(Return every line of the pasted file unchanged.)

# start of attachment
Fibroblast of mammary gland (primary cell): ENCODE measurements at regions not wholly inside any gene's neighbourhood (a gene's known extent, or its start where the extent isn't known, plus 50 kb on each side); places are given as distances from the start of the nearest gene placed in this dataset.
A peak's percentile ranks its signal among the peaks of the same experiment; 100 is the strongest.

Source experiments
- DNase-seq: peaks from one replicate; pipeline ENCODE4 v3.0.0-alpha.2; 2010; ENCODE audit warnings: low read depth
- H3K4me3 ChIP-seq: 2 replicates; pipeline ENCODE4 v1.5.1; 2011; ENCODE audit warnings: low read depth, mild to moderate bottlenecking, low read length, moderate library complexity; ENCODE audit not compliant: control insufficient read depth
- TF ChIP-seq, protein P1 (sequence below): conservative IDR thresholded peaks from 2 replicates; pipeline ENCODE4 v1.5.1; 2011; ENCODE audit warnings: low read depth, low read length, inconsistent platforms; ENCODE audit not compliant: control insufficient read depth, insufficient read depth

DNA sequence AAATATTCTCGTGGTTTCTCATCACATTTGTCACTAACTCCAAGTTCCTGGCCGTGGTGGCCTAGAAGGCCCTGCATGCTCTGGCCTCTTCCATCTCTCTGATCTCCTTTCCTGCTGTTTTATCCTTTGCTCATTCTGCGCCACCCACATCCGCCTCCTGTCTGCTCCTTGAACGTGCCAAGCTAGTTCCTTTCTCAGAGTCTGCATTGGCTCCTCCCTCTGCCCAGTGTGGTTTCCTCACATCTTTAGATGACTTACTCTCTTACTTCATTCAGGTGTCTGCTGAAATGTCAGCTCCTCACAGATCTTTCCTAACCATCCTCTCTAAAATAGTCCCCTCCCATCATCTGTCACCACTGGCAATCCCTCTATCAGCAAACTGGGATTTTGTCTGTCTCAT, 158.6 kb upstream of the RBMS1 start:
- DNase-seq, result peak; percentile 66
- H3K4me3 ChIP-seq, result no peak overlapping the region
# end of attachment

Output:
Fibroblast of mammary gland (primary cell): ENCODE measurements at regions not wholly inside any gene's neighbourhood (a gene's known extent, or its start where the extent isn't known, plus 50 kb on each side); places are given as distances from the start of the nearest gene placed in this dataset.
A peak's percentile ranks its signal among the peaks of the same experiment; 100 is the strongest.

Source experiments
- DNase-seq: peaks from one replicate; pipeline ENCODE4 v3.0.0-alpha.2; 2010; ENCODE audit warnings: low read depth
- H3K4me3 ChIP-seq: 2 replicates; pipeline ENCODE4 v1.5.1; 2011; ENCODE audit warnings: low read depth, mild to moderate bottlenecking, low read length, moderate library complexity; ENCODE audit not compliant: control insufficient read depth
- TF ChIP-seq, protein P1 (sequence below): conservative IDR thresholded peaks from 2 replicates; pipeline ENCODE4 v1.5.1; 2011; ENCODE audit warnings: low read depth, low read length, inconsistent platforms; ENCODE audit not compliant: control insufficient read depth, insufficient read depth

DNA sequence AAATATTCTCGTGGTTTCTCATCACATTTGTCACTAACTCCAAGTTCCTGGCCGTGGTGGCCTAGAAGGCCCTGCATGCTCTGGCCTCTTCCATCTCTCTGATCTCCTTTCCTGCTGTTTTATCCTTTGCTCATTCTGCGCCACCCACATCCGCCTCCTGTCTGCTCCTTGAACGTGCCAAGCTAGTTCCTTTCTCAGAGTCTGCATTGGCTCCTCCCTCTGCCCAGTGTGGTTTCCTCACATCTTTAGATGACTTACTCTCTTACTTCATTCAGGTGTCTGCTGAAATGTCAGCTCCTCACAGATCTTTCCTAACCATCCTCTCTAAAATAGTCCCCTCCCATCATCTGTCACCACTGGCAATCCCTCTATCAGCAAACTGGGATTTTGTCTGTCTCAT, 158.6 kb upstream of the RBMS1 start:
- DNase-seq, result peak; percentile 66
- H3K4me3 ChIP-seq, result no peak overlapping the region